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September 22, 2011 by · Leave a Comment 

Tom Watson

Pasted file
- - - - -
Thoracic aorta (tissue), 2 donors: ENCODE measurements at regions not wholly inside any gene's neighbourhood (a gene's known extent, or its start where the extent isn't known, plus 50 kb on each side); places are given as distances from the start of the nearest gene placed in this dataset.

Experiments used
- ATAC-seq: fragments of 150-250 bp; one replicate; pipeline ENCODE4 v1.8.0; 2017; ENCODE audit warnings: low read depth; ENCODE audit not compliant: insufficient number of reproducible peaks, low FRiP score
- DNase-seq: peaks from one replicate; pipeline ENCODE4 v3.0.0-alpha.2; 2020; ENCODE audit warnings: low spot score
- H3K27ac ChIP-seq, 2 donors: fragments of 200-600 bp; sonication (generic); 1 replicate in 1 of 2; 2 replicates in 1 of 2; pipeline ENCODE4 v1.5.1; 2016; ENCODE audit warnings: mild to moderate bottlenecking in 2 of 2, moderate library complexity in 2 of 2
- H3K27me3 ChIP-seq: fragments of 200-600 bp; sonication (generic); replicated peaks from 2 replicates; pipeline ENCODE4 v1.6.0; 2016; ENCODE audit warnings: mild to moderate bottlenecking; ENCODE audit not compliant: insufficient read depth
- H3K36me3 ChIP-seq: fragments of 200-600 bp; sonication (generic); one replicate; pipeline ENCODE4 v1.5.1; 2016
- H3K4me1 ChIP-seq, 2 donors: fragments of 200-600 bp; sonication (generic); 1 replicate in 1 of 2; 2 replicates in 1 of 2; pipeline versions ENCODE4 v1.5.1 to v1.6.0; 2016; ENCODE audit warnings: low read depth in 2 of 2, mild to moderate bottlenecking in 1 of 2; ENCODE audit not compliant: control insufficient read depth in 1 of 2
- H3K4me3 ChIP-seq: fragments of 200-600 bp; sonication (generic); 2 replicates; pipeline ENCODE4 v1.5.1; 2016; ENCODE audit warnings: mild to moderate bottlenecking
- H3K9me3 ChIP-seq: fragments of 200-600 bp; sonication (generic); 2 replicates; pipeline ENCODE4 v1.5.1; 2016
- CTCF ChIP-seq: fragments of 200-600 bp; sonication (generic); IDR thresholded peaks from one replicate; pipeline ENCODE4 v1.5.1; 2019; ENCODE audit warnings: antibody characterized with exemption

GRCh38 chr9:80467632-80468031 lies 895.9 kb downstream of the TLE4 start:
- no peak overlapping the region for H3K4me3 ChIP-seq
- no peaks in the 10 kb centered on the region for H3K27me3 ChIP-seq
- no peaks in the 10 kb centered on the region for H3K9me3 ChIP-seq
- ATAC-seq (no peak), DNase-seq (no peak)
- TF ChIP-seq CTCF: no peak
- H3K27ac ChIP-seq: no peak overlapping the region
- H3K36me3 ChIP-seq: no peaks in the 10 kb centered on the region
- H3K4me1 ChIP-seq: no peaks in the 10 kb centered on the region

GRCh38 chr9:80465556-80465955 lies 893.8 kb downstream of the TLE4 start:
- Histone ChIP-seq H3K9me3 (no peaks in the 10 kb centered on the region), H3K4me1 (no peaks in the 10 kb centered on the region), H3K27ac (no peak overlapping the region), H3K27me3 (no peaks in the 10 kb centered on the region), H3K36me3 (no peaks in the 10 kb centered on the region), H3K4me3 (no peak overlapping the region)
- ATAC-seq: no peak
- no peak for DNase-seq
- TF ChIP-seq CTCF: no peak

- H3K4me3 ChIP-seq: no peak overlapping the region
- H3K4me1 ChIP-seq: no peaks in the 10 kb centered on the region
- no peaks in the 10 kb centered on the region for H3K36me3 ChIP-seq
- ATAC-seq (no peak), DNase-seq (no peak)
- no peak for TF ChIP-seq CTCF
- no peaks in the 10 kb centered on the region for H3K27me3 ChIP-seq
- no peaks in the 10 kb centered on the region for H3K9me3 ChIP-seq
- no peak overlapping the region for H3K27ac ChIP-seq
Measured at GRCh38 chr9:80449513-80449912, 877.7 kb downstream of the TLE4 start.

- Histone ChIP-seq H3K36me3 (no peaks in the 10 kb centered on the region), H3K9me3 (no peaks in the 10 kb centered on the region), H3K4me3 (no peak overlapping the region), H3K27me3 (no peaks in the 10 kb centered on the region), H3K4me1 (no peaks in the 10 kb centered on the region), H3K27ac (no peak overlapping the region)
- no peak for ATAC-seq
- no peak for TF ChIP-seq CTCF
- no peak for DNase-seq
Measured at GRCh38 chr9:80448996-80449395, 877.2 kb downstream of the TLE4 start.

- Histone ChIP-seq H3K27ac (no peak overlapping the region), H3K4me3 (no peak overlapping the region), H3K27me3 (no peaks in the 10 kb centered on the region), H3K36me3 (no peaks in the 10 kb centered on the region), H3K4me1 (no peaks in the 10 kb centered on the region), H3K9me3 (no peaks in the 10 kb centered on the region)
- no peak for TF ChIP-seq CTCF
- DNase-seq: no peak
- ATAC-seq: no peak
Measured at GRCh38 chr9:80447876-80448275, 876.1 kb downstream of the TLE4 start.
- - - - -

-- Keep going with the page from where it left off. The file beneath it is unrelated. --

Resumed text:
The telephone-hacking saga involving Rupert Murdoch’s News International, the umbrella group for his British news operations, took a new twist today (Thursday) when the London Independent disclosed that “up to a dozen” executives of N.I. were made aware by police as far back as 2006 that phone hacking at the now defunct News of the World involved more than a single “rogue” reporter, as the company continually maintained. According to the newspaper, Scotland Yard detectives met with Rebekah Brooks, who was then the editor of The Sun, another Murdoch-owned newspaper in London, to inform her that they had circumstantial evidence of additional illegal hacking by other reporters. She, in turn, reportedly contacted News International Legal Adviser Tom Crone, who then informed company executives about the meeting between police and Brooks. Among those executives, the Independent said, was Andy Coulson, who was then editor of the News of the World and who later became Prime Minister David Cameron’s communications director. Informed of the Independent’s findings, Labor MP Tom Watson, who has doggedly pressed the government’s investigation of the phone-hacking scandal, accused News Corp executives of failing to give a parliamentary inquiry the full facts when they appeared. Moreover, he added, “We also need to know who it was in the Metropolitan Police that was informing News International of the conduct of a criminal inquiry that was taking place. How could it be that NI were aware of the conduct of a police inquiry almost in real time?” In related matters: Keith Vaz, chairman of the Commons Home Affairs Committee, has asked Scotland Yard officials to appear before the committee on Friday to explain why they attempted to force reporters for the Guardian newspaper to reveal their sources for reports about the scandal. reported that News Corp COO Chase Carey told an investors conference in New York that he has seen nothing to corroborate a report in the London Daily Mail claiming that NI reporters had hacked into the phones of family members of 9/11 victims. And Harold Evans, the former editor of Murdoch’s London Times, told the Guardian that he would not be surprised to see Murdoch sell his London newspapers now that his “power to intimidate a government” has been forfeited due to the scandal.